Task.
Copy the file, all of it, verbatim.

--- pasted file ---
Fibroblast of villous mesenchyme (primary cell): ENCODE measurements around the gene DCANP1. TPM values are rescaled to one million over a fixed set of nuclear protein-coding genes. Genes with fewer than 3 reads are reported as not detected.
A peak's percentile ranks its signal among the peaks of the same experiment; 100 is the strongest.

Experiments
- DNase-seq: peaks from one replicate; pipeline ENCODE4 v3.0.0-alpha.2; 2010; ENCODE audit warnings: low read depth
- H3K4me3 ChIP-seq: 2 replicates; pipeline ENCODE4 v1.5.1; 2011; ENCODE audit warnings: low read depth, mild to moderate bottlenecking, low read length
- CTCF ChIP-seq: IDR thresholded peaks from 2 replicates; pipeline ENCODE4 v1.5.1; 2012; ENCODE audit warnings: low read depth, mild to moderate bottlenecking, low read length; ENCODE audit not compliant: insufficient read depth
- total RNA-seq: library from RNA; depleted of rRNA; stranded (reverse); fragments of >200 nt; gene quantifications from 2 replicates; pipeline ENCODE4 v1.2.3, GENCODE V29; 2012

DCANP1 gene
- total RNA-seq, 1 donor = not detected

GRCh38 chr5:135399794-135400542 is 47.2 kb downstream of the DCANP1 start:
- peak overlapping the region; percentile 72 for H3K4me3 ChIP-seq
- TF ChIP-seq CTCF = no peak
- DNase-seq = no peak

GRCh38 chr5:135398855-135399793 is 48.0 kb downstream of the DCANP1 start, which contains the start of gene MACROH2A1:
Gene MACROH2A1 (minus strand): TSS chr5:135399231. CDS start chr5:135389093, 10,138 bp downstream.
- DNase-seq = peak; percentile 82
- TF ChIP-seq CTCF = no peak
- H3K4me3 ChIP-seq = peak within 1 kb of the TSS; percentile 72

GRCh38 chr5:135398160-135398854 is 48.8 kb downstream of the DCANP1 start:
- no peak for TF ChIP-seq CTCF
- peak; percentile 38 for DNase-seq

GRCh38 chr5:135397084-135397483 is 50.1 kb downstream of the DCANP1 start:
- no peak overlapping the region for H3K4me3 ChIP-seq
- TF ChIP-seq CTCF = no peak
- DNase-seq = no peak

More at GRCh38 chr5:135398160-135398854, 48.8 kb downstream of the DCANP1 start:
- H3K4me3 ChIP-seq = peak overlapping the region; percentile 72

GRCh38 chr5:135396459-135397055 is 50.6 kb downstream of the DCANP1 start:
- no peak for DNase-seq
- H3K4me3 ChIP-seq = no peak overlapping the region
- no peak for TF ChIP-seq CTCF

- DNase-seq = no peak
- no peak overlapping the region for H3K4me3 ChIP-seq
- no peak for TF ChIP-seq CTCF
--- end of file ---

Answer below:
Fibroblast of villous mesenchyme (primary cell): ENCODE measurements around the gene DCANP1. TPM values are rescaled to one million over a fixed set of nuclear protein-coding genes. Genes with fewer than 3 reads are reported as not detected.
A peak's percentile ranks its signal among the peaks of the same experiment; 100 is the strongest.

Experiments
- DNase-seq: peaks from one replicate; pipeline ENCODE4 v3.0.0-alpha.2; 2010; ENCODE audit warnings: low read depth
- H3K4me3 ChIP-seq: 2 replicates; pipeline ENCODE4 v1.5.1; 2011; ENCODE audit warnings: low read depth, mild to moderate bottlenecking, low read length
- CTCF ChIP-seq: IDR thresholded peaks from 2 replicates; pipeline ENCODE4 v1.5.1; 2012; ENCODE audit warnings: low read depth, mild to moderate bottlenecking, low read length; ENCODE audit not compliant: insufficient read depth
- total RNA-seq: library from RNA; depleted of rRNA; stranded (reverse); fragments of >200 nt; gene quantifications from 2 replicates; pipeline ENCODE4 v1.2.3, GENCODE V29; 2012

DCANP1 gene
- total RNA-seq, 1 donor = not detected

GRCh38 chr5:135399794-135400542 is 47.2 kb downstream of the DCANP1 start:
- peak overlapping the region; percentile 72 for H3K4me3 ChIP-seq
- TF ChIP-seq CTCF = no peak
- DNase-seq = no peak

GRCh38 chr5:135398855-135399793 is 48.0 kb downstream of the DCANP1 start, which contains the start of gene MACROH2A1:
Gene MACROH2A1 (minus strand): TSS chr5:135399231. CDS start chr5:135389093, 10,138 bp downstream.
- DNase-seq = peak; percentile 82
- TF ChIP-seq CTCF = no peak
- H3K4me3 ChIP-seq = peak within 1 kb of the TSS; percentile 72

GRCh38 chr5:135398160-135398854 is 48.8 kb downstream of the DCANP1 start:
- no peak for TF ChIP-seq CTCF
- peak; percentile 38 for DNase-seq

GRCh38 chr5:135397084-135397483 is 50.1 kb downstream of the DCANP1 start:
- no peak overlapping the region for H3K4me3 ChIP-seq
- TF ChIP-seq CTCF = no peak
- DNase-seq = no peak

More at GRCh38 chr5:135398160-135398854, 48.8 kb downstream of the DCANP1 start:
- H3K4me3 ChIP-seq = peak overlapping the region; percentile 72

GRCh38 chr5:135396459-135397055 is 50.6 kb downstream of the DCANP1 start:
- no peak for DNase-seq
- H3K4me3 ChIP-seq = no peak overlapping the region
- no peak for TF ChIP-seq CTCF

- DNase-seq = no peak
- no peak overlapping the region for H3K4me3 ChIP-seq
- no peak for TF ChIP-seq CTCF